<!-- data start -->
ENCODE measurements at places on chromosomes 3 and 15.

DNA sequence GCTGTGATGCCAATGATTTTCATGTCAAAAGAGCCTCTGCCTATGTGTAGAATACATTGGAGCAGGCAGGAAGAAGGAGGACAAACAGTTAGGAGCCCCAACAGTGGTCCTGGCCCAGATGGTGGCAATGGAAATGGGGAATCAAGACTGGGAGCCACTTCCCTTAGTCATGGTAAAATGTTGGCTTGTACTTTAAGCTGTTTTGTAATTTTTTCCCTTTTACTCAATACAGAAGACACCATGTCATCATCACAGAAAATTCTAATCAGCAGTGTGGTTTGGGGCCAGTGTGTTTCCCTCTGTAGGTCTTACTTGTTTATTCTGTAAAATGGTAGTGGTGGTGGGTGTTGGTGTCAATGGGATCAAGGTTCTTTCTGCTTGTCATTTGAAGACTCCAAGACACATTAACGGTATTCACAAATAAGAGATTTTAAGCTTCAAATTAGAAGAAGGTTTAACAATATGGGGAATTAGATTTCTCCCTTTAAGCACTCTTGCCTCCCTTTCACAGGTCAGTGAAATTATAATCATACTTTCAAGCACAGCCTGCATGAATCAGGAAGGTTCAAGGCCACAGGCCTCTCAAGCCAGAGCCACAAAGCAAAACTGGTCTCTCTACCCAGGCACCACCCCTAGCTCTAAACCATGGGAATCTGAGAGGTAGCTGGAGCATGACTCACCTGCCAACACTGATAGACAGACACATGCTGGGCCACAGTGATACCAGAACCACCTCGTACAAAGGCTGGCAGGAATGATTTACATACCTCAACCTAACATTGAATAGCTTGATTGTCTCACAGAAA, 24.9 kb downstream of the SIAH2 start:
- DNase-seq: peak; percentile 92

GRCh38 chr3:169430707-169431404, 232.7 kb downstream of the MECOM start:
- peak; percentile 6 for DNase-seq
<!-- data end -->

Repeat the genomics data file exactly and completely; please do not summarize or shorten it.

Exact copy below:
ENCODE measurements at places on chromosomes 3 and 15.

DNA sequence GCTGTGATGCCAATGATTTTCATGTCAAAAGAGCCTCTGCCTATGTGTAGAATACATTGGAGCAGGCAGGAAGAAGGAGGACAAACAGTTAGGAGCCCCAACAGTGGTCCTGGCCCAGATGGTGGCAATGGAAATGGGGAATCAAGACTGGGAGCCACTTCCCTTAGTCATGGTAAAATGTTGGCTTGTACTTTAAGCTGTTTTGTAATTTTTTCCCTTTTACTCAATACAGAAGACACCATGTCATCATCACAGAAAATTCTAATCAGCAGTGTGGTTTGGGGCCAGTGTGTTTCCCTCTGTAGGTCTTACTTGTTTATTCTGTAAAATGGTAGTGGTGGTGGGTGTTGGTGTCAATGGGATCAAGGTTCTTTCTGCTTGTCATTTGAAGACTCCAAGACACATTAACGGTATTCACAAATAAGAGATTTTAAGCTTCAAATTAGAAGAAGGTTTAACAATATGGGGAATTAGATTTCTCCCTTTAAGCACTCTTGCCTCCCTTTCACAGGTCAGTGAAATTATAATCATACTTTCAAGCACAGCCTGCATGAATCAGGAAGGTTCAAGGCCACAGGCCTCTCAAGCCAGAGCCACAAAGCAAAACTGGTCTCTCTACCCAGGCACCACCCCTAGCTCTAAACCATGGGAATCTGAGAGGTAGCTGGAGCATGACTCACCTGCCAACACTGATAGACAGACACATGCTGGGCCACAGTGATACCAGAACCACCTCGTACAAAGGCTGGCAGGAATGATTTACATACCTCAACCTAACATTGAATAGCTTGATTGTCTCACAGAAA, 24.9 kb downstream of the SIAH2 start:
- DNase-seq: peak; percentile 92

GRCh38 chr3:169430707-169431404, 232.7 kb downstream of the MECOM start:
- peak; percentile 6 for DNase-seq